City working through flood claims
EVERETT - The claim count keeps growing from the recent urban flooding events, but the city is making progress on those claims.
The count is up to 110 claims as of last week, most coming from hard-hit homeowners in north Everett. City adjusters have visited 85 claim sites so far. In a few cases, the city has cut checks to property owners to make repairs.
Heavy rains on Aug. 29 and Sept. 5 sent backed up sewage into the streets and into people’s basements. The city is taking measures to prevent future flooding including offering sand and bags to the public to make sandbags and fixing blockages in storm water lines. The city soon will be installing backup-blocking backwater valves in many of the affected homes that have filed a claim.
Big piles of sand were dumped in parking lots on Alverson Boulevard across from Legion Park and at the old fire station off Mukilteo Boulevard near Forest Park. Public works director Dave Davis said he sees people loading up sand every day.
The general public can ask for a backwater valve, but they may be put on a waitlist as the city is helping affected properties first. To ask for a backwater valve, the city has an online form on its website or you can e-mail public works at email@example.com or call 425-257-8800.
The city is also encouraging people to build rain gardens and add rain barrels on their property.
A free workshop and walking tour of rain gardens is scheduled for Saturday, Oct. 5 starting at 10 a.m. Meet at Washington Oakes Retirement Center at 1717 Rockefeller Ave. The tour will take people into a north Everett neighborhood where people there built rain gardens in their yards after a freak summer rain storm in 2010 sent sewer water into their basements. City officials say the gardens and other measures are preventing sewage water from reaching their basements.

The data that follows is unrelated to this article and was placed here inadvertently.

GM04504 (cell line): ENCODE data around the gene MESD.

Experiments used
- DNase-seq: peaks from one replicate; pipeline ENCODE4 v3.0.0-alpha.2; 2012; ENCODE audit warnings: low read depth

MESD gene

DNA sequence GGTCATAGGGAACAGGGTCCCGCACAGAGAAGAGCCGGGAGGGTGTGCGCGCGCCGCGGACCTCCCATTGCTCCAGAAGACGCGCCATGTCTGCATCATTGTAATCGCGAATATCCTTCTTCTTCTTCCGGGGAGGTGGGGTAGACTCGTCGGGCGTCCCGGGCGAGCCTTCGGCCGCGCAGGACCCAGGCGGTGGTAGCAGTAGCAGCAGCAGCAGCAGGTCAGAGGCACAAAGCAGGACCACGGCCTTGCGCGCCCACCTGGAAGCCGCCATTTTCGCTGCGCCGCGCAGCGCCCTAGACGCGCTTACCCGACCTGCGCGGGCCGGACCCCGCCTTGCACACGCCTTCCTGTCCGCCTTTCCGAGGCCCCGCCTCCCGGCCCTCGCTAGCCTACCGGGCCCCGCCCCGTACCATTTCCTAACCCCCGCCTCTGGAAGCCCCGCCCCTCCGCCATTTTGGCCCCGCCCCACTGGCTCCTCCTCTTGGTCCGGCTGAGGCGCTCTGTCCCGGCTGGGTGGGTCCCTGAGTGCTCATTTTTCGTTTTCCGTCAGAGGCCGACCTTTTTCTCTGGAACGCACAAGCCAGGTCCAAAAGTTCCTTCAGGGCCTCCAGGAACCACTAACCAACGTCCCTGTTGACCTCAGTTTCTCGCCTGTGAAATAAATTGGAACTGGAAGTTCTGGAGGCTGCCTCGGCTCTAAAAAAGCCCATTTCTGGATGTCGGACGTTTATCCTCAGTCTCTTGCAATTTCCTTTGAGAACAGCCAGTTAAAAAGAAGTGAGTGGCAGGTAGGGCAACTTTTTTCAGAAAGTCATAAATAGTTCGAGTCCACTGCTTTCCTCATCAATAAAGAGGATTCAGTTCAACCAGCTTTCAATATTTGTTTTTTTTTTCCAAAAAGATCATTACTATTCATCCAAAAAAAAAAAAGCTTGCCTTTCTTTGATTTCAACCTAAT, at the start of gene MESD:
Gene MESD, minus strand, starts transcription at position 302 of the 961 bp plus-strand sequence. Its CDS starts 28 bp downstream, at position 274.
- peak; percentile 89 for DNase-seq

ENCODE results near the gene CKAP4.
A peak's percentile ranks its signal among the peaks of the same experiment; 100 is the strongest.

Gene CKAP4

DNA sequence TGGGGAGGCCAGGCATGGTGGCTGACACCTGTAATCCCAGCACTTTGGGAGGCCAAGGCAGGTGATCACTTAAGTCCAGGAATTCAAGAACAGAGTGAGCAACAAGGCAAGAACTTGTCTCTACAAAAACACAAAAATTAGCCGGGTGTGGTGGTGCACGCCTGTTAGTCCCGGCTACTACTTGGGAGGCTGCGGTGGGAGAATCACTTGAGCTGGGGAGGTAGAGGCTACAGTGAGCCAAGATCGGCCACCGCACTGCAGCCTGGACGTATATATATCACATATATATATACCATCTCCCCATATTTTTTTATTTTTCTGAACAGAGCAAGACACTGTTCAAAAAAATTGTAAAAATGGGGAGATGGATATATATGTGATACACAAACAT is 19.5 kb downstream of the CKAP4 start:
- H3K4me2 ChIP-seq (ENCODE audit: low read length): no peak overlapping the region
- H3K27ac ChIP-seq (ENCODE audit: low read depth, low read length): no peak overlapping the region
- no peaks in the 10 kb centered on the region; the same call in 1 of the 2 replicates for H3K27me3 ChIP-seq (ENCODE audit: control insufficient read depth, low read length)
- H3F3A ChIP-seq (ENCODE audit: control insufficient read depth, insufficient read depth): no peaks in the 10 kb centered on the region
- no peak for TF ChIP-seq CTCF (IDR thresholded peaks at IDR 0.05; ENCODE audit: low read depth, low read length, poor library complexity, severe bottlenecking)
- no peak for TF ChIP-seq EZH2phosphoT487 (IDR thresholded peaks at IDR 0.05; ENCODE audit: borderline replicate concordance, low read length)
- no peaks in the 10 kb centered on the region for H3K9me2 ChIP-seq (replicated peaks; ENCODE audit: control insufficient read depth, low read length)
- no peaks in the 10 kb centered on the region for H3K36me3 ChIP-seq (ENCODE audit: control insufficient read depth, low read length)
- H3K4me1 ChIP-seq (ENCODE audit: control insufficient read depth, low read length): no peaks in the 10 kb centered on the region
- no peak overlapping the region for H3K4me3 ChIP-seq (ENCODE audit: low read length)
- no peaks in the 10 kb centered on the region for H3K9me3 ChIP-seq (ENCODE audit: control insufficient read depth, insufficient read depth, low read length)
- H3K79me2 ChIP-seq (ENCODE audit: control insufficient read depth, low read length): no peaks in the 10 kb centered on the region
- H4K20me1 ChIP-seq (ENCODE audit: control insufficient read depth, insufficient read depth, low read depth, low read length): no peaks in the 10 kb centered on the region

Starting by early November the city will give homeowners utility bill rebates if they build a rain garden on their property. The city will start selling rain barrels next year.
The city also has a public works crew monitoring the situation.
“It is a long process, but we’re working as fast as we can,” city spokeswoman Meghan Pembroke said.
The city doesn’t know yet how much the claims will add up to, city attorney Tim Benedict said last week.
So far, the city has paid out $5,000 to help pay for about four or five claims, Pembroke said last week.
The 2010 incident cost the city $940,254 to cover more than 75 flood claims.
After the 2010 flood, the city built separated storm water and sewer lines in the vicinity to prevent backups and subsequent flooding.
Everett’s combined sewage and storm water pipe system across north Everett is an obsolete design that can’t handle heavy rain, backing up diluted sewage water onto the street when it overflows.
The city is starting another separation project in January called the Sewer “M” project that will separate pipes in 30 blocks north, west and south of Providence’s Colby medical tower. The project is scheduled to be completed by May 2015.
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